Just beyond Croydon – I will not share its exact whereabouts – there is a lane I take whenever I drive to visit my father in his retirement. For six precious minutes, it unfolds up and down hill through unspoilt Surrey countryside. There are just three houses along its length, one a farm. I seldom meet another car, but often see pheasants and once encountered a badger. On the way home, from its highest point I glimpse a panorama of central London laid out before me, 14 miles to the north.
I owe my Surrey lane to the generosity of the Green Belt, that girdle of inviolate land drawn around London with seeming foresight in the 1930s. Because of such planners as Patrick Abercrombie and Raymond Unwin, who believed the countryside was virtuous and cities should be contained, Londoners like me can still relish and appropriate scenes that New Yorkers, Angelenos and even Parisians, Romans and Milanese must go further to find. Prosperity has made that veneer of rural values something of a charade. The Green Belt’s villages and farms look too tidy, it is criss-crossed by ever heavier traffic and grosser vehicles, and its interstices are remorselessly nibbled at by the sharp tooth of development. But it still just about holds.
In Sprawl, Robert Bruegmann bids those of us who cherish the division between city and countryside to take stock and review our values. Everywhere, the arbitrary containment of communities is dead or dying, he argues. Where it is maintained, it is only at a cost and by a conservative ‘highbrow’ culture, led by a cabal of landowners, intellectuals and aesthetes who have shaped planning to their interests and decline to face change. In London’s case, Bruegmann ascribes the sky-high prices of central property and the ills they cause in large part to the distortions of the Green Belt. If ‘my’ lane and others like it had been given over to the builders, they might not now be building housing all over the flood plain of the Thames Gateway, with high infrastructural costs and dubious environmental implications.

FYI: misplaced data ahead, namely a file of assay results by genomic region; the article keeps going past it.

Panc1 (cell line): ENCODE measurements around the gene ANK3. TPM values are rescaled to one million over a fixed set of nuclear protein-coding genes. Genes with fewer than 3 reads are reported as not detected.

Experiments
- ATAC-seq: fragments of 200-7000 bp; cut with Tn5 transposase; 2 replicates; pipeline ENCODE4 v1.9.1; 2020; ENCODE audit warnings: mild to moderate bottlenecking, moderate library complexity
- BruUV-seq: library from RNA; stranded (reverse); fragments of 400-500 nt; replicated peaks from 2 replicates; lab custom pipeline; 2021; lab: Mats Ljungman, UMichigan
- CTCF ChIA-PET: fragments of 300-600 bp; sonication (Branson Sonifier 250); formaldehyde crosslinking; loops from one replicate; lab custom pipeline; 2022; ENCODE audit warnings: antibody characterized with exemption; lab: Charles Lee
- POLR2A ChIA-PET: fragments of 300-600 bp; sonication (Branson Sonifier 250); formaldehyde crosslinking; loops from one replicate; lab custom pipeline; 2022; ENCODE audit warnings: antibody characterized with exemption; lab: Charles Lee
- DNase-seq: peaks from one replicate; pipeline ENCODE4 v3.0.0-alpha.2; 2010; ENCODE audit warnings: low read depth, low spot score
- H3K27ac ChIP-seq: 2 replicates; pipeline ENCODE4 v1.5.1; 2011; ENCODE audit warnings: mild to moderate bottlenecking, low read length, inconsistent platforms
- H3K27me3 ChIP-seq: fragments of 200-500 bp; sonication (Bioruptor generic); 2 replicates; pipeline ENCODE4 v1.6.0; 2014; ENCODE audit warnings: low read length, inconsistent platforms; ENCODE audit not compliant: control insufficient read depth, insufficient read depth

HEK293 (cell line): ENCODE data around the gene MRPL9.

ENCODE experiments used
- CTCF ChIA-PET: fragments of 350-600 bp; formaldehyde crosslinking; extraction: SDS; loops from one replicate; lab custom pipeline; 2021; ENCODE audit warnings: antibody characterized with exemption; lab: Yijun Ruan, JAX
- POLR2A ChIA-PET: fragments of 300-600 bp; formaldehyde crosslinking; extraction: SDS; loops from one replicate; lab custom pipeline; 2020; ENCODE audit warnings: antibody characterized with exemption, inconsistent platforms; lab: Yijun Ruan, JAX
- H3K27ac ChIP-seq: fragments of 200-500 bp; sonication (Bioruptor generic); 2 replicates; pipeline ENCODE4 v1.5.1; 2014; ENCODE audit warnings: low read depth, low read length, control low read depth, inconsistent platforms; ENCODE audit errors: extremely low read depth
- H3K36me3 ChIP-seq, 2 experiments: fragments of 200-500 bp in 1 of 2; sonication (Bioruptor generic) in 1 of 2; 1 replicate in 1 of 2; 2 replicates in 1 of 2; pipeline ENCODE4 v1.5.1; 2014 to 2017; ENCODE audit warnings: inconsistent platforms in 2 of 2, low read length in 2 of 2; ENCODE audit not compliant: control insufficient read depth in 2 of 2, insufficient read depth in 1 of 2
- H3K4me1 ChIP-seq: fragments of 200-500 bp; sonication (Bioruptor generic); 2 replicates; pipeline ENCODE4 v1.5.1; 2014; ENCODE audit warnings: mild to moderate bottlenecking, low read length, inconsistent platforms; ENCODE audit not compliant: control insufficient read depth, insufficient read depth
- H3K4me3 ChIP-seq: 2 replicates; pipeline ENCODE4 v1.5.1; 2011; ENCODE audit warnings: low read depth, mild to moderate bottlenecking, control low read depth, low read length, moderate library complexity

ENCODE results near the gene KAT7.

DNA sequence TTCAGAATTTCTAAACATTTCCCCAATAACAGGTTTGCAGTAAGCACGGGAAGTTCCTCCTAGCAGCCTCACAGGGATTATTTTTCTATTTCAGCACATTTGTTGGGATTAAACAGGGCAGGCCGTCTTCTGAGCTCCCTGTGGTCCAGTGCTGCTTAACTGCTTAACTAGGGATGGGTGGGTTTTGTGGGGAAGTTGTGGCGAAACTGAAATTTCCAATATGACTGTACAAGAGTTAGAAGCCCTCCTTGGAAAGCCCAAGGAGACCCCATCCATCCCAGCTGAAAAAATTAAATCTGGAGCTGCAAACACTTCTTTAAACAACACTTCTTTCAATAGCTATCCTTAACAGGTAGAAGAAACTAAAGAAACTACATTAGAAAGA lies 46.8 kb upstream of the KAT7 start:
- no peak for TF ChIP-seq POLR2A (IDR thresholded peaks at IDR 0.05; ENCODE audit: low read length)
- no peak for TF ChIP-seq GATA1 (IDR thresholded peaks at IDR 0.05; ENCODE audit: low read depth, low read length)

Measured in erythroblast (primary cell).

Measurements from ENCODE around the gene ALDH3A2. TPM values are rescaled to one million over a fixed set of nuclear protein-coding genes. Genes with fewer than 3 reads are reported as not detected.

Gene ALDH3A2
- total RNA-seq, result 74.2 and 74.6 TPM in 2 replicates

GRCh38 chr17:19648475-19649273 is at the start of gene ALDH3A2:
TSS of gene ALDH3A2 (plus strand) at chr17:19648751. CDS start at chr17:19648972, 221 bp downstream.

Sprawl is international in scope. It begins with a view from an aircraft on its final approach. From his window seat Bruegmann gazes down entranced, taking snapshots as the plane descends. Whatever his eye falls on – on Paris (where his train of thought began), on Istanbul, Munich, Palermo, Phoenix, Los Angeles, Delhi, on inchoate Mexico City, on China’s bursting cities, on land-starved Holland, even on mollycoddled London – he sees the same thing: a carpet of buildings at low density, without limit, without differentiation, without guiding form. This is sprawl. It’s neither city nor countryside nor even suburb. Nor is it just housing, though that fills most of the prospect, but housing with industry, offices and transport infrastructure mixed in. We’ve all seen it, and because it’s ubiquitous we easily despise it. Bruegmann starts from the contrary standpoint. Since sprawl is everywhere, it must be popular; and if it’s popular, it can’t be all bad.